Saturday, January 14, 2006



Dir: David Gordon Green (All the Real Girls)

Intriguing little film visiting some very ancient themes through the underbelly of the American South. A redenck and his two sons are visited by his brother, recently released from prison. Deep scars fester between the two, and they soon lead to a violent episode. The two sons head out on the lamb where their encounters take on a mythic character.

The film is dense with symbolism, probably too dense. The master metaphor is some old gold coins that the brothers dispute ownership over. Like Treaure of the Sierra Madre, greed brings tradgedy to the covetous, but here the point is woven overtly through Greek mythology. One needs the coins to travel the river Styx, etc. Aside from that, many of the actions of the characters are shadowy and wrapped in symbolism. For example, the younger son eats odd things and vomits, paint and mud and the like. Lots of things like this abound. In its direction, too, the film is poetic, sparingly using effects to imply hidden meanings.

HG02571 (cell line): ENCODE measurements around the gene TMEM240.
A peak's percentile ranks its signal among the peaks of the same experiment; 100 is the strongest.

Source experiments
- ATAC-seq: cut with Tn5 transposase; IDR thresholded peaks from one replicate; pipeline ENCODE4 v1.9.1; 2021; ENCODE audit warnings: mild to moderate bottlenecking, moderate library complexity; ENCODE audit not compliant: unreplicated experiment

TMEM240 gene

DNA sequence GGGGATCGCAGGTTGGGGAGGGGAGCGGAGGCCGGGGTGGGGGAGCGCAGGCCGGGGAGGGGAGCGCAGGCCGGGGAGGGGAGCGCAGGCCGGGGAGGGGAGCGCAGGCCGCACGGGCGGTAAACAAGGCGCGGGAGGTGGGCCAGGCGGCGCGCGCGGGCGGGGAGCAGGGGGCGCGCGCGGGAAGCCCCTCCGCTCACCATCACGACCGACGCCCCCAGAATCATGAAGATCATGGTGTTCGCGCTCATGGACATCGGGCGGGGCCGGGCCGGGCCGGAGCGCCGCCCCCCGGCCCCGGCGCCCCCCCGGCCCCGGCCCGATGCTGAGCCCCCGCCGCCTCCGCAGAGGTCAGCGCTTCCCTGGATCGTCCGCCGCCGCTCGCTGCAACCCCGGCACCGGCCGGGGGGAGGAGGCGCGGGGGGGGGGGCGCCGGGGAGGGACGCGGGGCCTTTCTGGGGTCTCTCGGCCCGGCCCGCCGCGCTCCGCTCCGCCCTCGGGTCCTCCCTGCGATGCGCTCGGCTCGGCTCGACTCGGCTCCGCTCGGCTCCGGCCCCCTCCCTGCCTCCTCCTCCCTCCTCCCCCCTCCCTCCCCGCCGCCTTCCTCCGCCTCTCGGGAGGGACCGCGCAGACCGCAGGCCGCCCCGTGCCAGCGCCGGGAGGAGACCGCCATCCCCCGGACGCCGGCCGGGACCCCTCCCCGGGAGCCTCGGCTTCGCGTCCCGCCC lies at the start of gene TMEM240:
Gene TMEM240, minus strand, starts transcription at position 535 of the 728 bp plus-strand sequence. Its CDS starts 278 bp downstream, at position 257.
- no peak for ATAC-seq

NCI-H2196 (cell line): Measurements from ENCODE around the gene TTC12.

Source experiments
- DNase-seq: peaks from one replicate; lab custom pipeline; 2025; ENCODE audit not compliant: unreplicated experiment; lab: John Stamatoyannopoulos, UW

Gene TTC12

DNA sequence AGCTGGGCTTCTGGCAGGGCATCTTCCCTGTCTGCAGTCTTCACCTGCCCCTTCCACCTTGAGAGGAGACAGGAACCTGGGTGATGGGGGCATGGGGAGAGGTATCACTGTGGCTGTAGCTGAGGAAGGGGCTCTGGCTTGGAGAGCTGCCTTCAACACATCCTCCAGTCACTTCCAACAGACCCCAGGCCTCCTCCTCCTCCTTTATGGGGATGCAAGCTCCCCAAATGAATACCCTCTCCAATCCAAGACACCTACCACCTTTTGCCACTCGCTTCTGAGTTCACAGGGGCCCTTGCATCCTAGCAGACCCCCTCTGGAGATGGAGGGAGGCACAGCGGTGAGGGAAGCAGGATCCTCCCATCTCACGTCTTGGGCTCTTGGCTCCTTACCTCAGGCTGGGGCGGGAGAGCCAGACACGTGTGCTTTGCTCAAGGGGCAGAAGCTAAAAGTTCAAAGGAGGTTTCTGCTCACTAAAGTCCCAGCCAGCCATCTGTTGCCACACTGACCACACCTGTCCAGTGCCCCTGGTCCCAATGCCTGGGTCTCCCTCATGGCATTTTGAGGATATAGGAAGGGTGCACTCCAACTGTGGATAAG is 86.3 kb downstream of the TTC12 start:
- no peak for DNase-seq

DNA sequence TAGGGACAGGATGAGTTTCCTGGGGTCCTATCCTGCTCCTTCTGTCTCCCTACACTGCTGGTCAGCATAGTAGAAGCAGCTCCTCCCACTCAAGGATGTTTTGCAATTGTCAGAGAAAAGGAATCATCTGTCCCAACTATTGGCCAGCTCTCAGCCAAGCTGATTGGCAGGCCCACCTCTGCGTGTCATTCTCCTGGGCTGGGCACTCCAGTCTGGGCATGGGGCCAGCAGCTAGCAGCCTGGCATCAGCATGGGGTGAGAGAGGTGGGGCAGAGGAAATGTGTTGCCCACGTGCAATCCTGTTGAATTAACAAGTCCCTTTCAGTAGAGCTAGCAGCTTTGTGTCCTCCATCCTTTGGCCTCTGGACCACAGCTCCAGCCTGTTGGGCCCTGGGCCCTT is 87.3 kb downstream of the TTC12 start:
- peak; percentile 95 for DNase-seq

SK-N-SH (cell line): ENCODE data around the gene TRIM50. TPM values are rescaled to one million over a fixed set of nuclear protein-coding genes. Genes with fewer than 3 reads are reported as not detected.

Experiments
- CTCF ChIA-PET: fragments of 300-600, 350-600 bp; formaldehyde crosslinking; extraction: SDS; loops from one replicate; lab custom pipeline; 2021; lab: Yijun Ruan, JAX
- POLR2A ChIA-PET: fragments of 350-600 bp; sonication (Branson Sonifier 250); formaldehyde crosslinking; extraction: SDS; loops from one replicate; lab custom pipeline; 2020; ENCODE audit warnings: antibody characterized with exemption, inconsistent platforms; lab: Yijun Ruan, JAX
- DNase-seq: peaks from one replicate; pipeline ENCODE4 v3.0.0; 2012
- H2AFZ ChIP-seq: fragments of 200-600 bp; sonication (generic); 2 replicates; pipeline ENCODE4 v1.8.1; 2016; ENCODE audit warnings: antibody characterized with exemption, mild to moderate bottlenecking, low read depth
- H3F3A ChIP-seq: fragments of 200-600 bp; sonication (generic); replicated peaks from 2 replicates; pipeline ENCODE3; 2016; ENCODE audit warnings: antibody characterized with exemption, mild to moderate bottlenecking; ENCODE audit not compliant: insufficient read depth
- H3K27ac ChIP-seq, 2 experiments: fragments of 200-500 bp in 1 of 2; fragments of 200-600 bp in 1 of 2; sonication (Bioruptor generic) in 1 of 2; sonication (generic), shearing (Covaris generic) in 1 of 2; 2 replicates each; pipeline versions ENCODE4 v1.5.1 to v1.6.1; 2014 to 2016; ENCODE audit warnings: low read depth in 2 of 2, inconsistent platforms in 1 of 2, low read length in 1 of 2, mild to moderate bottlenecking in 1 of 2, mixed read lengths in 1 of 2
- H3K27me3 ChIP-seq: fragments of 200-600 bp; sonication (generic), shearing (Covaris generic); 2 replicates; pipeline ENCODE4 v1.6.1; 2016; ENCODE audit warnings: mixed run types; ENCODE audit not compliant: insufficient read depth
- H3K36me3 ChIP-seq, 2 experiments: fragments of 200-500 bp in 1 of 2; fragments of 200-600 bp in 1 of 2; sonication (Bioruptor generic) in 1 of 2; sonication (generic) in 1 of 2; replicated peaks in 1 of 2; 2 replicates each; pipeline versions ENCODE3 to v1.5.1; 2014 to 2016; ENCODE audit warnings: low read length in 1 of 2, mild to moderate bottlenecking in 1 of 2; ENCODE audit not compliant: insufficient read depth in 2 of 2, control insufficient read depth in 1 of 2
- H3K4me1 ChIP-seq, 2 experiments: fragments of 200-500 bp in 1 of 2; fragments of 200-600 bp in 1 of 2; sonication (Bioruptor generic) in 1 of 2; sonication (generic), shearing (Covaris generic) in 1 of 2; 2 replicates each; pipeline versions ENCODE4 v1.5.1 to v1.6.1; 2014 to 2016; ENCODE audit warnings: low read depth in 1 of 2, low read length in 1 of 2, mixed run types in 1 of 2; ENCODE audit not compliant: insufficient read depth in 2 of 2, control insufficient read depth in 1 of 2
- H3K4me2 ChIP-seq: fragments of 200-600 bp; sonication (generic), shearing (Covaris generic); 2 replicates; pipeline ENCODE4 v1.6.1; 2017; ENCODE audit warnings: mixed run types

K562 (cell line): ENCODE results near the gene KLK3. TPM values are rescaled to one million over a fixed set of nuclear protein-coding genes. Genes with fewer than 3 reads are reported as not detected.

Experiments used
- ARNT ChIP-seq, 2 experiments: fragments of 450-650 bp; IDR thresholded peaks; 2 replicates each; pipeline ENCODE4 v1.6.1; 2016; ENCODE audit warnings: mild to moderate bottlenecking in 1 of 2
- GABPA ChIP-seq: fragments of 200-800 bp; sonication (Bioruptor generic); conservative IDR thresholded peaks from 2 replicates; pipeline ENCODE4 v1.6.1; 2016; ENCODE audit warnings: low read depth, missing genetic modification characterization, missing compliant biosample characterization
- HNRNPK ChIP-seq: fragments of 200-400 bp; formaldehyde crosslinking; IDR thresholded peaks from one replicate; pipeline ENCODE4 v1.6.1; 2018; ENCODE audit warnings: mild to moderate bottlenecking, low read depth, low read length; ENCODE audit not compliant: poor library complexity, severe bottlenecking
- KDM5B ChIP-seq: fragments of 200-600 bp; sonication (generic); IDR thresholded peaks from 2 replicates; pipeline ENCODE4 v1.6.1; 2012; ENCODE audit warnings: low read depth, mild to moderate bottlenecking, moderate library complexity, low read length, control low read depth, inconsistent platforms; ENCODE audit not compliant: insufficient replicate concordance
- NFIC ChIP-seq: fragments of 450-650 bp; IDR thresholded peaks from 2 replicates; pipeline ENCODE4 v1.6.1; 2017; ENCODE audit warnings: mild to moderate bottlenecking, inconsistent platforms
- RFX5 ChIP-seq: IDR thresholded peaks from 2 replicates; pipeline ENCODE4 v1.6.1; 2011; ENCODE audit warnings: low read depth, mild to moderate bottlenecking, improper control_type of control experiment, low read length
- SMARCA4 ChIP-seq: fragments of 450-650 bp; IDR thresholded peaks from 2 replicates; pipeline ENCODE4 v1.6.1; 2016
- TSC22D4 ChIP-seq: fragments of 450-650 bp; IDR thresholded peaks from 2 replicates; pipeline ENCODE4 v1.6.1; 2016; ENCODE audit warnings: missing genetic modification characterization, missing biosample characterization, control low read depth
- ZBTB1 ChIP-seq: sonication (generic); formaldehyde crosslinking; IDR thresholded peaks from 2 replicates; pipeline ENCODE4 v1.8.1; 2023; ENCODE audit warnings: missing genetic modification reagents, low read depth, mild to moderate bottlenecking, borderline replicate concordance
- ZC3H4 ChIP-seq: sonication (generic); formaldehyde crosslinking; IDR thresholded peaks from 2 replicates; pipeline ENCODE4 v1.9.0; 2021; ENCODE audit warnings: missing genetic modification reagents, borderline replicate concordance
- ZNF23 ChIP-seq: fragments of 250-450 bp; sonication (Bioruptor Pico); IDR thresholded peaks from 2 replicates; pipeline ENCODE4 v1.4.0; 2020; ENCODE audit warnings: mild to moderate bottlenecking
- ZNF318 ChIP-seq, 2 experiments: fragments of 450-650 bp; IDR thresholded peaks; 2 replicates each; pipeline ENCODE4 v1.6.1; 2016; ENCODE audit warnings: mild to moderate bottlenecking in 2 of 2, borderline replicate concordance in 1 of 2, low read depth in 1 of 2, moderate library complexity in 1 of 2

All of that stuff usually distances me from the story, makes it cold and impenetrable. I prefer my films to invite me in and move me. The core story of brothers against each other and life in the sticks does this. All of the "indy film" flash detracts rather than elevates. I was disappointed when the character development ended and the action started. The family is the interesting part, and I wanted that story to linger longer.

But we at I Just Saw never slam a film for aiming too high and only getting half way there. The frank portrayal of country life and the literary quality of the storyline make this worth your time, but not something to go out of your way to see. Those with more tolerance for "cool" movies than I will like this better.



Blogger ronvon2 noted on 1/14/2006 07:19:00 PM that...

Well, maybed we should start calling out pretentious and flawed films.

The only Greene film I have seen is call George Washington. You want to talk about distant and "arty."

He identifies Terence Malick as a primary influence. Did you get that sense? It is definintely true with GW.